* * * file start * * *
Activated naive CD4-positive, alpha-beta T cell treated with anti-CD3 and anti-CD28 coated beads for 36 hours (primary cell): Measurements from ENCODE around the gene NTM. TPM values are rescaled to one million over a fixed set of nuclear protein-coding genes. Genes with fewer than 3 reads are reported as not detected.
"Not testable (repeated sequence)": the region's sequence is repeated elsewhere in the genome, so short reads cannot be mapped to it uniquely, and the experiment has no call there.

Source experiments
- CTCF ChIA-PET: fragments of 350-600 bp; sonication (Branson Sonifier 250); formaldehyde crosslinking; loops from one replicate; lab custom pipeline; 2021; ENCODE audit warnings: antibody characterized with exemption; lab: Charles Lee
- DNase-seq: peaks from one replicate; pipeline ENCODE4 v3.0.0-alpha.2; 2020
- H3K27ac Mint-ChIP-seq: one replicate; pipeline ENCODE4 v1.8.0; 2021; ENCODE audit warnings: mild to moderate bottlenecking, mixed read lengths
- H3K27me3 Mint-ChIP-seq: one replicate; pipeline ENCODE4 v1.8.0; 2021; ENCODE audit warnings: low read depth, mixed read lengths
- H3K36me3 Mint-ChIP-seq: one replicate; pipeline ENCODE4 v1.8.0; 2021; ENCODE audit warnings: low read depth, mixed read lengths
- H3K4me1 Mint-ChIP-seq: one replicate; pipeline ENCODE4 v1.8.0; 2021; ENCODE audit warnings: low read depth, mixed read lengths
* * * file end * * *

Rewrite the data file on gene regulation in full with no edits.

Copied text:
Activated naive CD4-positive, alpha-beta T cell treated with anti-CD3 and anti-CD28 coated beads for 36 hours (primary cell): Measurements from ENCODE around the gene NTM. TPM values are rescaled to one million over a fixed set of nuclear protein-coding genes. Genes with fewer than 3 reads are reported as not detected.
"Not testable (repeated sequence)": the region's sequence is repeated elsewhere in the genome, so short reads cannot be mapped to it uniquely, and the experiment has no call there.

Source experiments
- CTCF ChIA-PET: fragments of 350-600 bp; sonication (Branson Sonifier 250); formaldehyde crosslinking; loops from one replicate; lab custom pipeline; 2021; ENCODE audit warnings: antibody characterized with exemption; lab: Charles Lee
- DNase-seq: peaks from one replicate; pipeline ENCODE4 v3.0.0-alpha.2; 2020
- H3K27ac Mint-ChIP-seq: one replicate; pipeline ENCODE4 v1.8.0; 2021; ENCODE audit warnings: mild to moderate bottlenecking, mixed read lengths
- H3K27me3 Mint-ChIP-seq: one replicate; pipeline ENCODE4 v1.8.0; 2021; ENCODE audit warnings: low read depth, mixed read lengths
- H3K36me3 Mint-ChIP-seq: one replicate; pipeline ENCODE4 v1.8.0; 2021; ENCODE audit warnings: low read depth, mixed read lengths
- H3K4me1 Mint-ChIP-seq: one replicate; pipeline ENCODE4 v1.8.0; 2021; ENCODE audit warnings: low read depth, mixed read lengths